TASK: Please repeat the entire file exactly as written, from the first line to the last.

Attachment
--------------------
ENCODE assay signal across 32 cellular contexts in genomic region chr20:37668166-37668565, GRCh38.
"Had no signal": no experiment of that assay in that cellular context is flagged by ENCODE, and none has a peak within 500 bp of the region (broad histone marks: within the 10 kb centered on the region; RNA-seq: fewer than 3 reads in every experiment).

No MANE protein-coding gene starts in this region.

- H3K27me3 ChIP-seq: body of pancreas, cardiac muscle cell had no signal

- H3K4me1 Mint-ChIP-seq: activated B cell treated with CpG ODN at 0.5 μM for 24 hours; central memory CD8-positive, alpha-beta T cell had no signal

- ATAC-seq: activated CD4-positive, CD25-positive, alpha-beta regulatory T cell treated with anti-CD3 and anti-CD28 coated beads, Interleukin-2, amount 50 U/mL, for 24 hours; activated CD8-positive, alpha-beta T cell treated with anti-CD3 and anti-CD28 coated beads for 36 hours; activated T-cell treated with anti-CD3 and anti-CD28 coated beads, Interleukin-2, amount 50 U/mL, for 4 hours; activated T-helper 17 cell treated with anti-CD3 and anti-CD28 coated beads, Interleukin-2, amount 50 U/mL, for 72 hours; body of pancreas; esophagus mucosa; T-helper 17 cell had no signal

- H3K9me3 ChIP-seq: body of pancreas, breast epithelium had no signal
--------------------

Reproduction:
ENCODE assay signal across 32 cellular contexts in genomic region chr20:37668166-37668565, GRCh38.
"Had no signal": no experiment of that assay in that cellular context is flagged by ENCODE, and none has a peak within 500 bp of the region (broad histone marks: within the 10 kb centered on the region; RNA-seq: fewer than 3 reads in every experiment).

No MANE protein-coding gene starts in this region.

- H3K27me3 ChIP-seq: body of pancreas, cardiac muscle cell had no signal

- H3K4me1 Mint-ChIP-seq: activated B cell treated with CpG ODN at 0.5 μM for 24 hours; central memory CD8-positive, alpha-beta T cell had no signal

- ATAC-seq: activated CD4-positive, CD25-positive, alpha-beta regulatory T cell treated with anti-CD3 and anti-CD28 coated beads, Interleukin-2, amount 50 U/mL, for 24 hours; activated CD8-positive, alpha-beta T cell treated with anti-CD3 and anti-CD28 coated beads for 36 hours; activated T-cell treated with anti-CD3 and anti-CD28 coated beads, Interleukin-2, amount 50 U/mL, for 4 hours; activated T-helper 17 cell treated with anti-CD3 and anti-CD28 coated beads, Interleukin-2, amount 50 U/mL, for 72 hours; body of pancreas; esophagus mucosa; T-helper 17 cell had no signal

- H3K9me3 ChIP-seq: body of pancreas, breast epithelium had no signal